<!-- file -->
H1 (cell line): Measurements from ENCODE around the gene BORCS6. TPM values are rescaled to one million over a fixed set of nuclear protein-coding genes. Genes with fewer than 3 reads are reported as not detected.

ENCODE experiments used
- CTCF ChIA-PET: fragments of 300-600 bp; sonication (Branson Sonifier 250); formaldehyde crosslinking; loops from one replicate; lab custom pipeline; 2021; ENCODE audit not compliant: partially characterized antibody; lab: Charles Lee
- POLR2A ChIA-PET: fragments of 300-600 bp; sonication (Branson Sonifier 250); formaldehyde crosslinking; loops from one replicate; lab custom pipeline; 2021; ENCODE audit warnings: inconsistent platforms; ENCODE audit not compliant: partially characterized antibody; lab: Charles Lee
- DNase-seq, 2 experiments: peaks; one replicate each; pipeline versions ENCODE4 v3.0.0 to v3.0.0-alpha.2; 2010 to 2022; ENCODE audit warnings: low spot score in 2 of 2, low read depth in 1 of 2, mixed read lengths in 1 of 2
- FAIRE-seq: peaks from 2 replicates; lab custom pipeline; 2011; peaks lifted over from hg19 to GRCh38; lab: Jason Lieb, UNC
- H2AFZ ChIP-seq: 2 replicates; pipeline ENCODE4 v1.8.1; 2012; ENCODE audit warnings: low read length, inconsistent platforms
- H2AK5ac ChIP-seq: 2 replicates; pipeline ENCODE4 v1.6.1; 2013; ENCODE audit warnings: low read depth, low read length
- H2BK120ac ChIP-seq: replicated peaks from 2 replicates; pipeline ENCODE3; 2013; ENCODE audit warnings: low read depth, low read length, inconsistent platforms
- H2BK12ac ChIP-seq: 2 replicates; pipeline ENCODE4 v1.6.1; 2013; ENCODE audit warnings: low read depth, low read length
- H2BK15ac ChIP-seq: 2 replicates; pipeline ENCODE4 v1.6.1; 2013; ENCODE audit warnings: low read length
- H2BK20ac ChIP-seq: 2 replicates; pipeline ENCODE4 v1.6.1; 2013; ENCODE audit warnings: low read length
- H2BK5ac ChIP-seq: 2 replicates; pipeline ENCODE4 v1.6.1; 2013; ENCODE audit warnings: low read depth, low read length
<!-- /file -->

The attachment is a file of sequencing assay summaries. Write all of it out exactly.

H1 (cell line): Measurements from ENCODE around the gene BORCS6. TPM values are rescaled to one million over a fixed set of nuclear protein-coding genes. Genes with fewer than 3 reads are reported as not detected.

ENCODE experiments used
- CTCF ChIA-PET: fragments of 300-600 bp; sonication (Branson Sonifier 250); formaldehyde crosslinking; loops from one replicate; lab custom pipeline; 2021; ENCODE audit not compliant: partially characterized antibody; lab: Charles Lee
- POLR2A ChIA-PET: fragments of 300-600 bp; sonication (Branson Sonifier 250); formaldehyde crosslinking; loops from one replicate; lab custom pipeline; 2021; ENCODE audit warnings: inconsistent platforms; ENCODE audit not compliant: partially characterized antibody; lab: Charles Lee
- DNase-seq, 2 experiments: peaks; one replicate each; pipeline versions ENCODE4 v3.0.0 to v3.0.0-alpha.2; 2010 to 2022; ENCODE audit warnings: low spot score in 2 of 2, low read depth in 1 of 2, mixed read lengths in 1 of 2
- FAIRE-seq: peaks from 2 replicates; lab custom pipeline; 2011; peaks lifted over from hg19 to GRCh38; lab: Jason Lieb, UNC
- H2AFZ ChIP-seq: 2 replicates; pipeline ENCODE4 v1.8.1; 2012; ENCODE audit warnings: low read length, inconsistent platforms
- H2AK5ac ChIP-seq: 2 replicates; pipeline ENCODE4 v1.6.1; 2013; ENCODE audit warnings: low read depth, low read length
- H2BK120ac ChIP-seq: replicated peaks from 2 replicates; pipeline ENCODE3; 2013; ENCODE audit warnings: low read depth, low read length, inconsistent platforms
- H2BK12ac ChIP-seq: 2 replicates; pipeline ENCODE4 v1.6.1; 2013; ENCODE audit warnings: low read depth, low read length
- H2BK15ac ChIP-seq: 2 replicates; pipeline ENCODE4 v1.6.1; 2013; ENCODE audit warnings: low read length
- H2BK20ac ChIP-seq: 2 replicates; pipeline ENCODE4 v1.6.1; 2013; ENCODE audit warnings: low read length
- H2BK5ac ChIP-seq: 2 replicates; pipeline ENCODE4 v1.6.1; 2013; ENCODE audit warnings: low read depth, low read length